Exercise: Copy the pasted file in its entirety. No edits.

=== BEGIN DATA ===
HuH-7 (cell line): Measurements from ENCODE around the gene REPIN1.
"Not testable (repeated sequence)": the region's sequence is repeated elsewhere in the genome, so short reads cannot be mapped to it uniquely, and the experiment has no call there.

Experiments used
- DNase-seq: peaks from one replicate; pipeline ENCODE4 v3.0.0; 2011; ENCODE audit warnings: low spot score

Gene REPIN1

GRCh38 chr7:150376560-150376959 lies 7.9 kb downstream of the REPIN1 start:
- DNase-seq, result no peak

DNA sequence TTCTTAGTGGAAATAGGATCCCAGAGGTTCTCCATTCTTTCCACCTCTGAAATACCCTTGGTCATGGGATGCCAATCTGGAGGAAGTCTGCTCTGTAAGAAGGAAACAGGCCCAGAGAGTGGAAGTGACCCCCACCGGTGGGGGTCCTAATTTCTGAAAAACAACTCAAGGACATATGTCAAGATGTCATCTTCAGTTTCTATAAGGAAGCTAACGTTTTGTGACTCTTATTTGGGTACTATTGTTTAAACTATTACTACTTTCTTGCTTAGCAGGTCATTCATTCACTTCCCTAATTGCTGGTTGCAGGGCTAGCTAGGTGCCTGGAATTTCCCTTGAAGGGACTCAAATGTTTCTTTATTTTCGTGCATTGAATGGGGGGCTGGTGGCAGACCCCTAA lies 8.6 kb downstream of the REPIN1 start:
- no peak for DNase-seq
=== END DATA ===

HuH-7 (cell line): Measurements from ENCODE around the gene REPIN1.
"Not testable (repeated sequence)": the region's sequence is repeated elsewhere in the genome, so short reads cannot be mapped to it uniquely, and the experiment has no call there.

Experiments used
- DNase-seq: peaks from one replicate; pipeline ENCODE4 v3.0.0; 2011; ENCODE audit warnings: low spot score

Gene REPIN1

GRCh38 chr7:150376560-150376959 lies 7.9 kb downstream of the REPIN1 start:
- DNase-seq, result no peak

DNA sequence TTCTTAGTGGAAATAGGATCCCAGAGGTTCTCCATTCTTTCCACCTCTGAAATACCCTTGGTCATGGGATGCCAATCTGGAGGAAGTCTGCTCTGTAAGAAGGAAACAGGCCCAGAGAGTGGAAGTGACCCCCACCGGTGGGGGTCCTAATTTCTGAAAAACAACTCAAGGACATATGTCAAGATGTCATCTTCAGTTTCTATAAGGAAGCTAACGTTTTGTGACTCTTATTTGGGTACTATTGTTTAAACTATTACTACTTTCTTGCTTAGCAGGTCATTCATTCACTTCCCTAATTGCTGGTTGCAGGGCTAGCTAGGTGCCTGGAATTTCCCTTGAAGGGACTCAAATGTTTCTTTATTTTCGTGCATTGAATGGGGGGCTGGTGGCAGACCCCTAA lies 8.6 kb downstream of the REPIN1 start:
- no peak for DNase-seq